Major League Baseball is a tough, tough league to stick around. The vast majority of players drafted or signed by a major league organization never see time on a major league field, and most of the ones that do make it to the show don't stick around long. As of 2007, the average MLB player spent less than six years in the bigs. It's entirely appropriate, then, as spring approaches, that we should celebrate those players who not only beat the statistical average, but did so to such a degree that after more than 40 years on planet Earth, they are still somehow playing baseball at the highest level of competition. (Note: ages below indicate how old these players will be before July of this year.)

Bartolo Colon, 41, New York Mets

Bartolo Colon won't be the oldest player on an MLB 25-man roster this year -- that honor probably will go to Jason Giambi of the Cleveland Indians -- but Colon likely will be the only player over 40 to be his team's ace. Colon signed a two-year deal this offseason that will pay him $10 million in each of the next two seasons, and despite the fact that Colon has demonstrated an affinity for physical fitness and conditioning normally seen only in sofas, he'll be the guy the Mets turn to one day out of every five, looking for a win.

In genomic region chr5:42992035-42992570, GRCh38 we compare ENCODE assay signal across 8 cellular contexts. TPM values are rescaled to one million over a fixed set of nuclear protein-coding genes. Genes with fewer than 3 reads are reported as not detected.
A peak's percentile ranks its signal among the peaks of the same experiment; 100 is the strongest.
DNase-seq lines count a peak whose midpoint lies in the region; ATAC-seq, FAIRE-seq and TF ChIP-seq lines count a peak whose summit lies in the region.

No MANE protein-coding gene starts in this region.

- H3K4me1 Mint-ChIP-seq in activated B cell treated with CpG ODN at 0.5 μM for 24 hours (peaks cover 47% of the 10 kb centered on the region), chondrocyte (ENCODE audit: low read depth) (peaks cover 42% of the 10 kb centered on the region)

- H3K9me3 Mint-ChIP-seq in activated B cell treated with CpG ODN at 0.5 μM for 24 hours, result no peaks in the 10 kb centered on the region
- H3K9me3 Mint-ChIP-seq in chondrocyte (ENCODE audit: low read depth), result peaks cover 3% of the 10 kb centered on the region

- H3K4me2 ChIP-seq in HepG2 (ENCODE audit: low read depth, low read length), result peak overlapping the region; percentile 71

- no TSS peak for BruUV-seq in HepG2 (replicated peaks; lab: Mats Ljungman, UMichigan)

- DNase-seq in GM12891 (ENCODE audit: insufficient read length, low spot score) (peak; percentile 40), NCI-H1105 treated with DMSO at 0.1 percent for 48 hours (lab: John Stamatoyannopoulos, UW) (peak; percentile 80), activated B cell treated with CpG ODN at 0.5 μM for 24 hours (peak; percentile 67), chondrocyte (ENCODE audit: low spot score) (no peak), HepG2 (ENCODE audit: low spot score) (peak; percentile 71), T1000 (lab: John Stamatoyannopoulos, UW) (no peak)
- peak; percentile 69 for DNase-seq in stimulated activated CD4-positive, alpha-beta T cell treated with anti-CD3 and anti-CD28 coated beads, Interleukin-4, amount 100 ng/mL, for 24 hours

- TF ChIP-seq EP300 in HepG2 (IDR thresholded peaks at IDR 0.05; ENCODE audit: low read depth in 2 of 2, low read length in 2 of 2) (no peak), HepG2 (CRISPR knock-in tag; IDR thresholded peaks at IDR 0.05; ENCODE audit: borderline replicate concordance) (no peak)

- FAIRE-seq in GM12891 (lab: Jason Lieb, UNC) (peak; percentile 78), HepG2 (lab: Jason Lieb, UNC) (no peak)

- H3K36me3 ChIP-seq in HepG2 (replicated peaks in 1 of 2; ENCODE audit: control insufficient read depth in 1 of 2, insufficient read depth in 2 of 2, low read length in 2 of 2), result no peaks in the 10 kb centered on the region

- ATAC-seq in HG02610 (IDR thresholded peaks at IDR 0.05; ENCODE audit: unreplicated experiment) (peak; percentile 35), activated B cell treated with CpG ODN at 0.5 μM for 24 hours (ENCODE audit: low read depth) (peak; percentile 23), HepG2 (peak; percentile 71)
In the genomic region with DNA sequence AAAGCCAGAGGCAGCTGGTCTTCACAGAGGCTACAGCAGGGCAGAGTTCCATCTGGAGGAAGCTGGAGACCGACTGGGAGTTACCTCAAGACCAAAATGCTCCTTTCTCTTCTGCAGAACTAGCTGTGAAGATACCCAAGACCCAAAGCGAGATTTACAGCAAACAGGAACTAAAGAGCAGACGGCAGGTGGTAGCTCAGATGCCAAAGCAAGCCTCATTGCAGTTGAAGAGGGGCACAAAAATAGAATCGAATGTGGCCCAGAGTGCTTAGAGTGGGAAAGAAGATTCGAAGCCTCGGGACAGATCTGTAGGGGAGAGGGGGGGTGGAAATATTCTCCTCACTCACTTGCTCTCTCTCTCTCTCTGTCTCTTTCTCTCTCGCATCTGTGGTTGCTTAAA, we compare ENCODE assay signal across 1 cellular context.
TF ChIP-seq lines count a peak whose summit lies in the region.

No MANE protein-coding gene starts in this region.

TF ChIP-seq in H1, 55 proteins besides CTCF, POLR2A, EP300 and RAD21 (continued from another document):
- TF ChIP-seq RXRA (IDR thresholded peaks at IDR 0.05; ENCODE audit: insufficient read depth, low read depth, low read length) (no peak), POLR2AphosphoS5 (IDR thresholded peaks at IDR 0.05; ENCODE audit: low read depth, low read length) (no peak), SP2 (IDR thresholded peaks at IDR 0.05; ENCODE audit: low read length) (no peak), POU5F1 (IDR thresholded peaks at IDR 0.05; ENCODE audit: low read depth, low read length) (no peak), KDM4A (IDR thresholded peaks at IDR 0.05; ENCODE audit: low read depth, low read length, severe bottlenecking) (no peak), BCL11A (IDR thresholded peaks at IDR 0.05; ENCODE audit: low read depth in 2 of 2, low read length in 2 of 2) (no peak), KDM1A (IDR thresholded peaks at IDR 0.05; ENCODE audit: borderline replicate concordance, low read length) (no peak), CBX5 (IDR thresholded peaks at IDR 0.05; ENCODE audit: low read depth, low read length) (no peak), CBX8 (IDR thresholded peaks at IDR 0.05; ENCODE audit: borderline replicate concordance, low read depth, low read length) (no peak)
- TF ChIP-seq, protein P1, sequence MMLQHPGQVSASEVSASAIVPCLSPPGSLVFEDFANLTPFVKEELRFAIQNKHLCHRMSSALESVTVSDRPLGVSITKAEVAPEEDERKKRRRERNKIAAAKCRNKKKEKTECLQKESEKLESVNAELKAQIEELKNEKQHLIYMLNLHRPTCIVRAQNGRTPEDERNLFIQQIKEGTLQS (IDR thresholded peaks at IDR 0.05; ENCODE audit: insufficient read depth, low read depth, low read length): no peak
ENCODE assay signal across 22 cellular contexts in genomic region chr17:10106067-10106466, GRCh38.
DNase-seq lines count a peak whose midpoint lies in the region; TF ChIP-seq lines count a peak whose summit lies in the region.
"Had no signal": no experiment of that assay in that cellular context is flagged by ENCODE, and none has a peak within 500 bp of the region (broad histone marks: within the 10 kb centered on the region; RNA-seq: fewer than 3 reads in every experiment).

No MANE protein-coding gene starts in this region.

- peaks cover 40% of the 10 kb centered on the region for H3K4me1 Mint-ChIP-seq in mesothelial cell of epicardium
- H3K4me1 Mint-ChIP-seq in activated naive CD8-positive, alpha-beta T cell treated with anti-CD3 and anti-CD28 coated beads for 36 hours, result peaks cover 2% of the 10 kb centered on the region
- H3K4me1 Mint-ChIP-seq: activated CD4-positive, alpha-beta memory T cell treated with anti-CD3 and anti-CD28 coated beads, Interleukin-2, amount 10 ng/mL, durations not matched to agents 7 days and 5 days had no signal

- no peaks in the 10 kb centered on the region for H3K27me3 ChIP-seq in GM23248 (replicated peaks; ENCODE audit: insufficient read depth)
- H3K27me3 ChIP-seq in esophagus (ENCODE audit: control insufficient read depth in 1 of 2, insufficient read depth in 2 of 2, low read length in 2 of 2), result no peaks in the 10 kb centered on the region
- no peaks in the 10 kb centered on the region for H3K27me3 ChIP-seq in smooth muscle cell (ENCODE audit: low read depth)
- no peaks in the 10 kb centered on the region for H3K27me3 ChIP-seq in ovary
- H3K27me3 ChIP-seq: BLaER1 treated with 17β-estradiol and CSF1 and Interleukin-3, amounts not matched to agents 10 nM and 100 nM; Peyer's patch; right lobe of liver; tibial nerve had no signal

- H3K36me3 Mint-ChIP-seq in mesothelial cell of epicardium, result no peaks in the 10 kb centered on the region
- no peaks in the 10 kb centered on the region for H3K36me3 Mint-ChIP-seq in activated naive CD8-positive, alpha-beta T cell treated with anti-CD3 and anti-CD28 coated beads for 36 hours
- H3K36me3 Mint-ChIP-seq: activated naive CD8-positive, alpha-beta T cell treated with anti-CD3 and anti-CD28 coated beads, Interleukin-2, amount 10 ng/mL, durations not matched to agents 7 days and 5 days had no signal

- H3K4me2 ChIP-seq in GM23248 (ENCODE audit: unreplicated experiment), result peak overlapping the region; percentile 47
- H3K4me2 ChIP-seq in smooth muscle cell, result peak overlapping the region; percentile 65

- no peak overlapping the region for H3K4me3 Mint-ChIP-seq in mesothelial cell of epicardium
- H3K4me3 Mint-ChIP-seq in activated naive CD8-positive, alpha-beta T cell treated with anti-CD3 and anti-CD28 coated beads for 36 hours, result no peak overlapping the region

Here's the best part: Colon also will be expected to hit. Most aces get between 60 and 70 plate appearances per season in the NL. Colon will get between 60 and 70 plate appearances next year. I'm honestly kind of shocked that no American League team was willing to bid higher than the Mets for a guy who has thrown 507 innings of 3.32 ERA ball since returning to the league in 2011, but Colon does attach an impressive array of caveats to his statistical performance. He's over 40, he's listed over 260 pounds, he tends to show fatigue and flag late in the season, and he recently served a 50-game suspension for using performance-enhancing drugs. Colon can't keep it up forever, but by the same token, there's nothing saying that he can't do at age 41 what he did at age 40.

Derek Jeter, 40, New York Yankees